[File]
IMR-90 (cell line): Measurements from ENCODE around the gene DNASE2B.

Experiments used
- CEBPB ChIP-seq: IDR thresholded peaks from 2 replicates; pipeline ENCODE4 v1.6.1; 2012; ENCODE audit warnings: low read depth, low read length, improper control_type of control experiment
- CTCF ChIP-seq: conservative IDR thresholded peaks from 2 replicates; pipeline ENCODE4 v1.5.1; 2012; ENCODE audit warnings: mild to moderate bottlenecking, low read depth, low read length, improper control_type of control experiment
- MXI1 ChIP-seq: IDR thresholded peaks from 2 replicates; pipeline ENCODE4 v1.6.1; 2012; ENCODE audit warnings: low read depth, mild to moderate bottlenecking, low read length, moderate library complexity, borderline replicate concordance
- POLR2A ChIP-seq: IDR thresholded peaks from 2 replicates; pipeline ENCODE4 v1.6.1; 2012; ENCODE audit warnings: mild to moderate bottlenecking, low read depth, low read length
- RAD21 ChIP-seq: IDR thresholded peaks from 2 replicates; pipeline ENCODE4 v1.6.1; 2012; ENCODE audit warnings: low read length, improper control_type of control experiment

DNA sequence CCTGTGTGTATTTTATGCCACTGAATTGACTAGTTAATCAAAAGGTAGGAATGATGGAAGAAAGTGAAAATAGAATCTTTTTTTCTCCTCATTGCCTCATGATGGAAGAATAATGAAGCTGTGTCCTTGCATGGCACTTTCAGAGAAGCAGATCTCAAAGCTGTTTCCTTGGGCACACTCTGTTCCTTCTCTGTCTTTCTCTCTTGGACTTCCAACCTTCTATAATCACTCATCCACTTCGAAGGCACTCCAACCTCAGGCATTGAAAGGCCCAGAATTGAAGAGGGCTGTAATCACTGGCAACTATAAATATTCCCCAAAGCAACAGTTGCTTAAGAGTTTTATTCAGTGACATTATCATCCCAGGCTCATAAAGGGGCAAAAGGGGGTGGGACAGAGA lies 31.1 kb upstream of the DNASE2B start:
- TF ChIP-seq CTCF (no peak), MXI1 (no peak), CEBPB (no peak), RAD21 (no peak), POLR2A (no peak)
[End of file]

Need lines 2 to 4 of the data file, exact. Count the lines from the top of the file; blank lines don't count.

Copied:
Experiments used
- CEBPB ChIP-seq: IDR thresholded peaks from 2 replicates; pipeline ENCODE4 v1.6.1; 2012; ENCODE audit warnings: low read depth, low read length, improper control_type of control experiment
- CTCF ChIP-seq: conservative IDR thresholded peaks from 2 replicates; pipeline ENCODE4 v1.5.1; 2012; ENCODE audit warnings: mild to moderate bottlenecking, low read depth, low read length, improper control_type of control experiment